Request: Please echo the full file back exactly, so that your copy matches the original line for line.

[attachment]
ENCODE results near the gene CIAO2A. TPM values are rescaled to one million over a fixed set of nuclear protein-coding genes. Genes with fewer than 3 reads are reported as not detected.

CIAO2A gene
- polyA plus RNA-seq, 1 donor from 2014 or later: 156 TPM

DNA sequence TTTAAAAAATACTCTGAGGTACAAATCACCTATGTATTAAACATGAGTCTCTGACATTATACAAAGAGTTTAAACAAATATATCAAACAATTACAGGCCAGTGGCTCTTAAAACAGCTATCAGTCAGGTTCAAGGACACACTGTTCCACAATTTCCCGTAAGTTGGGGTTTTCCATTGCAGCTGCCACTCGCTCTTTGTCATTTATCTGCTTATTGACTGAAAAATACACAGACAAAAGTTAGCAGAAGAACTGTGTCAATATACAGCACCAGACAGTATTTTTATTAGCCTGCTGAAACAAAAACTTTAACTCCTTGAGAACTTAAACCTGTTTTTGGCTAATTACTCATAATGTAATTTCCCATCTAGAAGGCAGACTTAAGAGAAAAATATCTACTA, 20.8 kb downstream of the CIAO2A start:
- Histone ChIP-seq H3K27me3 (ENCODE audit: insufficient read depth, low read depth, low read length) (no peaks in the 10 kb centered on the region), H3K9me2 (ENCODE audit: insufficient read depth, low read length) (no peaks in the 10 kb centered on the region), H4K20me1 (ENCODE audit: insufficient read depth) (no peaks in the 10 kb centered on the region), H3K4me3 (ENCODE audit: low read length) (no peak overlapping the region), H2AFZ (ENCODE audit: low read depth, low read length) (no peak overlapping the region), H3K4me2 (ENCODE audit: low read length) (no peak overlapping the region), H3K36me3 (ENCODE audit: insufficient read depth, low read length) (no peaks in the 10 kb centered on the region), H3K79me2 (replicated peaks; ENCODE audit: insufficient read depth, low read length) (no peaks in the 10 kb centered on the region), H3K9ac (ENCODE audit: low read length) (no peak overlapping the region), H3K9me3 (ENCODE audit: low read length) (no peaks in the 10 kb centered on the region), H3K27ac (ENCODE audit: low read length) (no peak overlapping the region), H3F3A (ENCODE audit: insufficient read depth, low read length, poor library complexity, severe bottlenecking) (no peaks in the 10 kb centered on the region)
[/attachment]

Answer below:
ENCODE results near the gene CIAO2A. TPM values are rescaled to one million over a fixed set of nuclear protein-coding genes. Genes with fewer than 3 reads are reported as not detected.

CIAO2A gene
- polyA plus RNA-seq, 1 donor from 2014 or later: 156 TPM

DNA sequence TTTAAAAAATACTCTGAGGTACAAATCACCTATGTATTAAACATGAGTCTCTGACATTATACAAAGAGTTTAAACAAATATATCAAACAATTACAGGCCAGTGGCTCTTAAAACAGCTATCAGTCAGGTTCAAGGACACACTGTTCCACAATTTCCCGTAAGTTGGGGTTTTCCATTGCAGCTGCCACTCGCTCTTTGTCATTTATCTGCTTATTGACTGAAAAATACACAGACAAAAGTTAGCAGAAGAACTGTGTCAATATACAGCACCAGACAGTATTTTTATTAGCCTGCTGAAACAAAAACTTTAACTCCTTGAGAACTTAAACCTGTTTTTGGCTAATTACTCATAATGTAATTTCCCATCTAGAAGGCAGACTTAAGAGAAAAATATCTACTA, 20.8 kb downstream of the CIAO2A start:
- Histone ChIP-seq H3K27me3 (ENCODE audit: insufficient read depth, low read depth, low read length) (no peaks in the 10 kb centered on the region), H3K9me2 (ENCODE audit: insufficient read depth, low read length) (no peaks in the 10 kb centered on the region), H4K20me1 (ENCODE audit: insufficient read depth) (no peaks in the 10 kb centered on the region), H3K4me3 (ENCODE audit: low read length) (no peak overlapping the region), H2AFZ (ENCODE audit: low read depth, low read length) (no peak overlapping the region), H3K4me2 (ENCODE audit: low read length) (no peak overlapping the region), H3K36me3 (ENCODE audit: insufficient read depth, low read length) (no peaks in the 10 kb centered on the region), H3K79me2 (replicated peaks; ENCODE audit: insufficient read depth, low read length) (no peaks in the 10 kb centered on the region), H3K9ac (ENCODE audit: low read length) (no peak overlapping the region), H3K9me3 (ENCODE audit: low read length) (no peaks in the 10 kb centered on the region), H3K27ac (ENCODE audit: low read length) (no peak overlapping the region), H3F3A (ENCODE audit: insufficient read depth, low read length, poor library complexity, severe bottlenecking) (no peaks in the 10 kb centered on the region)